December 2, 2013

Winter Chickadees

By Dave Erler

Winter is here; at least that’s what the chickadees are indicating. Even though the first official day of winter isn’t until December 21, the Black-capped Chickadees at the Science Center’s education building know differently. I use birds as my indicator of when the seasons change. Spring arrives for me when I see my first Tree Swallows. Summer is here when I hear the plaintive “peowee” of the Eastern Wood Pewee. Fall is marked by the waves of migrating drab-colored confusing warblers. Chickadees tell me it’s winter by the increase in the amount of black oil sunflower seed I go through in my bird feeders. In early autumn I fill a large tube feeder every other day. Now (the last week of November) the chickadees empty it by the end of the day. Of course other birds are also accepting the handout of sunflower seed, but even with casual observation it’s easy to note the number of pilfering visits the chickadees are making has markedly increased.

It’s fun to see the chickadees come to the feeders. Sometimes I’ll watch as a chickadee very methodically takes just one particular sunflower seed and retreats to a nearby branch. Lacking the strong cone-shaped beak typical of finches the chickadee is incapable of cracking the seed with just its beak. So once perched on the branch it transfers the seed from its beak to its feet. Cradling the seed between the feet it proceeds to chop with its beak to open the seed husk and then quickly consumes the energy-rich kernel. This method works fine but chickadees are better adapted to acrobatically hang upside down to glean insect eggs off the underside of branches than crushing seeds in their beaks.

Flickr/ jon.hayes
More often when I watch chickadees at the feeder I see them grab a seed and fly out of sight. If you are lucky and can follow one, you may be surprise by what you see. Many of these forays result in the sunflower seed being stored in tree bark or wedged into some other small crevice. Research has shown that one individual chickadee will cache hundreds of seeds and be able to recover the seeds over a month later. It isn’t a complete surprise to learn that chickadees not only have more feathers in the winter than summer but that they also have more brain cells in the fall and winter, presumably to help them remember where all those seeds are stored. Having to consume nearly their body weight in food each day during the winter means they are actively refueling their bodies the entire day.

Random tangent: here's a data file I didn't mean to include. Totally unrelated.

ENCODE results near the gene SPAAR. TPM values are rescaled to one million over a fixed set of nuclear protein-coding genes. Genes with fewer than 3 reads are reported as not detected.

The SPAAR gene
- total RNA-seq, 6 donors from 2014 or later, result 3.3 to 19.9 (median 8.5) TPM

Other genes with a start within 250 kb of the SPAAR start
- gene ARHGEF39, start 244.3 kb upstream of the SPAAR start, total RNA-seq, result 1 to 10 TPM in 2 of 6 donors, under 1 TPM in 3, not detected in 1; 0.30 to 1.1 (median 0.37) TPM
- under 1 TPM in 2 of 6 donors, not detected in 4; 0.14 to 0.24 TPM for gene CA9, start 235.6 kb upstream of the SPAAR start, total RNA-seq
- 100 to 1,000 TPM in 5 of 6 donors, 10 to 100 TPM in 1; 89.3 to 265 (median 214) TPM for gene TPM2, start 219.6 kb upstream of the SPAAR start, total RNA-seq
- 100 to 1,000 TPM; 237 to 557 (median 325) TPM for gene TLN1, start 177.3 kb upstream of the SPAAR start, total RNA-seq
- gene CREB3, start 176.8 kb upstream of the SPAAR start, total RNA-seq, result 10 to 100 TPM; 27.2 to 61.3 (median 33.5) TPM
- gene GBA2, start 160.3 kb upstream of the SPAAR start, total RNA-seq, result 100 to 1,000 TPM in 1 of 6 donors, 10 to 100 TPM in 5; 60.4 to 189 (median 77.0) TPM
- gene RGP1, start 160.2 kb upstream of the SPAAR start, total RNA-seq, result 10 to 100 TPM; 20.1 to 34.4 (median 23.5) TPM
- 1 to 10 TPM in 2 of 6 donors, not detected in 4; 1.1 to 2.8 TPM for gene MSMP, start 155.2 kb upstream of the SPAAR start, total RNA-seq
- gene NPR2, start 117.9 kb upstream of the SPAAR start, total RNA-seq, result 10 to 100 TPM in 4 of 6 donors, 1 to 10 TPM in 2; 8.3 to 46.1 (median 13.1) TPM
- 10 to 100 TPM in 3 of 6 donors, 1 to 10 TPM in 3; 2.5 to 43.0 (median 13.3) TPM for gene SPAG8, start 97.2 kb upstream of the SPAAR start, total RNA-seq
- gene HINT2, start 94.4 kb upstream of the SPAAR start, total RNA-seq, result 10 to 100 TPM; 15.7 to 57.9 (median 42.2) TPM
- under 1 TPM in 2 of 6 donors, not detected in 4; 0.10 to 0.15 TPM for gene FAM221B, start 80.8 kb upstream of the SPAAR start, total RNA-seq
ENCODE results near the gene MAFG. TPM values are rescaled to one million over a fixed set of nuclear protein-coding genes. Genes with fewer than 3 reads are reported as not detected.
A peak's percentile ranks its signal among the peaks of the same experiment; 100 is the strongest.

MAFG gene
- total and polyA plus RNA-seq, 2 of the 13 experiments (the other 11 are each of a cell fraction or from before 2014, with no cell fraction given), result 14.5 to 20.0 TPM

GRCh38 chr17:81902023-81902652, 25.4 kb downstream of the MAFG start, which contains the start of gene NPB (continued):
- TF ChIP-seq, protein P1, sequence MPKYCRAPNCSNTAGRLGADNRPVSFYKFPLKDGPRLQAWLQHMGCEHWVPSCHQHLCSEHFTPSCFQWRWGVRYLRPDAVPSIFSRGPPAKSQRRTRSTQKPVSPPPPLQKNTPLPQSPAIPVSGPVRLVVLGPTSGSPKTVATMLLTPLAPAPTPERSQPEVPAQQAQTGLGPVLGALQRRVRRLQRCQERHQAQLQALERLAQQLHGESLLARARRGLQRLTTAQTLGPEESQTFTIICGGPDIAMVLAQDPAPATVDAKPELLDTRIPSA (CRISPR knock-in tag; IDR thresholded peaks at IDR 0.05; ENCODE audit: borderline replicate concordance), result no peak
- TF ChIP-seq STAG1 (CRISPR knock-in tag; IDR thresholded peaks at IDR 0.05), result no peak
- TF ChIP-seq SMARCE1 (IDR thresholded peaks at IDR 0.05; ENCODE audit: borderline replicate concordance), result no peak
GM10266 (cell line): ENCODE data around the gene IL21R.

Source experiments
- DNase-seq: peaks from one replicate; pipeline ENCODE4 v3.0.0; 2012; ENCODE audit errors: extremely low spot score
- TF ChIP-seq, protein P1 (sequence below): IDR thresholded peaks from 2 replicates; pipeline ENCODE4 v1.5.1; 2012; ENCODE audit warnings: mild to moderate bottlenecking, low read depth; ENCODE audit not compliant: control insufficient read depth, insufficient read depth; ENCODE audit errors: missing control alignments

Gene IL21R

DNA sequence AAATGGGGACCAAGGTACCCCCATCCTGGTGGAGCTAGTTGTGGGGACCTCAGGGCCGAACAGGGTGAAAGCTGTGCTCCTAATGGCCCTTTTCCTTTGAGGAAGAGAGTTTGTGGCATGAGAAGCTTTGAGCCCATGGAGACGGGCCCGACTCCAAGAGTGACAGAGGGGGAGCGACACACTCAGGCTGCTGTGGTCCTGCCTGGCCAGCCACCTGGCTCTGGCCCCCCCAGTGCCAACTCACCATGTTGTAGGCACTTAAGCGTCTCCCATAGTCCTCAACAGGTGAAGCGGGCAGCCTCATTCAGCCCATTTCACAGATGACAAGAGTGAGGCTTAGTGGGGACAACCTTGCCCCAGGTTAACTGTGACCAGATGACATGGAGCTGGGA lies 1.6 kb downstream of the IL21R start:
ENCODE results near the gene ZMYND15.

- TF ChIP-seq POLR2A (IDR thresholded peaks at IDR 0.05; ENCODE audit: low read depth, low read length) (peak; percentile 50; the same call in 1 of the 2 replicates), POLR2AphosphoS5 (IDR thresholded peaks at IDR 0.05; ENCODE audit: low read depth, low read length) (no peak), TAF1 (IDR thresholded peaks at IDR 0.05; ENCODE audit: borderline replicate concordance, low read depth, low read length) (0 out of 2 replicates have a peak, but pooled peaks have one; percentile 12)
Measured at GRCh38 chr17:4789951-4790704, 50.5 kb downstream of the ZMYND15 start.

As a bird bander I know from capturing and weighing Black-capped Chickadees in the morning and recapturing the same individuals in late afternoon that it’s not uncommon to find they have gained 1.5 to 2 grams of fat during the day. If you compare an 11-gram Black-capped Chickadee to a 200-pound human that’s equivalent to the human gaining 24 to36 pounds between waking and bedtime!

Besides their ability to eat and store food chickadees exhibit another remarkable adaptation. To survive the long winter night fast they actually lower their body temperature over 20 degrees F. Just like lowering the thermostat in your house saves energy chickadees lower their internal furnace. We do it to save money; chickadees do it to live to see another day.

I know these little black, white, and grey bundles of fluff and energy have been surviving winters for eons of time, but every time I see them on a cold winter morning I am still amazed. They are my symbol of winter and by surviving winter they somehow help me survive winter as well.

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